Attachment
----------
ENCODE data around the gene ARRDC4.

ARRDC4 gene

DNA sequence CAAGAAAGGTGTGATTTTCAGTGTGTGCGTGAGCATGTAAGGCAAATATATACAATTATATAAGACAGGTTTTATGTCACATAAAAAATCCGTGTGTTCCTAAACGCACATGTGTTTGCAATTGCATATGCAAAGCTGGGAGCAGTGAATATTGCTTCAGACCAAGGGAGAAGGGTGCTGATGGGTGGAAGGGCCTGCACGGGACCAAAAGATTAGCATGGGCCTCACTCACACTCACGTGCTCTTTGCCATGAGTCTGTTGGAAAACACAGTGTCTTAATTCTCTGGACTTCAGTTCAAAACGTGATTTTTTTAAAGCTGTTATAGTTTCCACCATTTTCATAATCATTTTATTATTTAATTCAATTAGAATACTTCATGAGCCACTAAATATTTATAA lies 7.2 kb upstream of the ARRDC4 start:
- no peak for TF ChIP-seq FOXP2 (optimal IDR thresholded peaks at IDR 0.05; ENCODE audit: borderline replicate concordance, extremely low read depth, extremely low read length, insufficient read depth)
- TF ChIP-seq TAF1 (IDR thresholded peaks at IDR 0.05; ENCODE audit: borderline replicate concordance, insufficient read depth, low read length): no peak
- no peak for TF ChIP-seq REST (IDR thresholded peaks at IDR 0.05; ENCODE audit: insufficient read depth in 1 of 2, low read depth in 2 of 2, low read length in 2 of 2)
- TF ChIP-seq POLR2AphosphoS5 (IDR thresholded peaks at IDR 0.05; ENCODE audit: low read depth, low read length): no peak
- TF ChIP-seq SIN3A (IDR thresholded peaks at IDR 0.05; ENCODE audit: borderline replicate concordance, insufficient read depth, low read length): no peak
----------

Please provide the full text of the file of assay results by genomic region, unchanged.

ENCODE data around the gene ARRDC4.

ARRDC4 gene

DNA sequence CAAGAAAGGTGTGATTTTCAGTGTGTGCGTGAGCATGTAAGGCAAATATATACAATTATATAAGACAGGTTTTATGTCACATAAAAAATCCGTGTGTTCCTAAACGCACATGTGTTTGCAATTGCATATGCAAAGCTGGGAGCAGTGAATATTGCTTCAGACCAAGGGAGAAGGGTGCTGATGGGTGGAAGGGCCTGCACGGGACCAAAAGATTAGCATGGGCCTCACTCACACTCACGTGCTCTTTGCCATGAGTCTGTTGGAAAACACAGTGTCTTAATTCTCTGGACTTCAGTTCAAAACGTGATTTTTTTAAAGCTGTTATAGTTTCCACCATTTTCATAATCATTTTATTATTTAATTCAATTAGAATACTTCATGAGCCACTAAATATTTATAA lies 7.2 kb upstream of the ARRDC4 start:
- no peak for TF ChIP-seq FOXP2 (optimal IDR thresholded peaks at IDR 0.05; ENCODE audit: borderline replicate concordance, extremely low read depth, extremely low read length, insufficient read depth)
- TF ChIP-seq TAF1 (IDR thresholded peaks at IDR 0.05; ENCODE audit: borderline replicate concordance, insufficient read depth, low read length): no peak
- no peak for TF ChIP-seq REST (IDR thresholded peaks at IDR 0.05; ENCODE audit: insufficient read depth in 1 of 2, low read depth in 2 of 2, low read length in 2 of 2)
- TF ChIP-seq POLR2AphosphoS5 (IDR thresholded peaks at IDR 0.05; ENCODE audit: low read depth, low read length): no peak
- TF ChIP-seq SIN3A (IDR thresholded peaks at IDR 0.05; ENCODE audit: borderline replicate concordance, insufficient read depth, low read length): no peak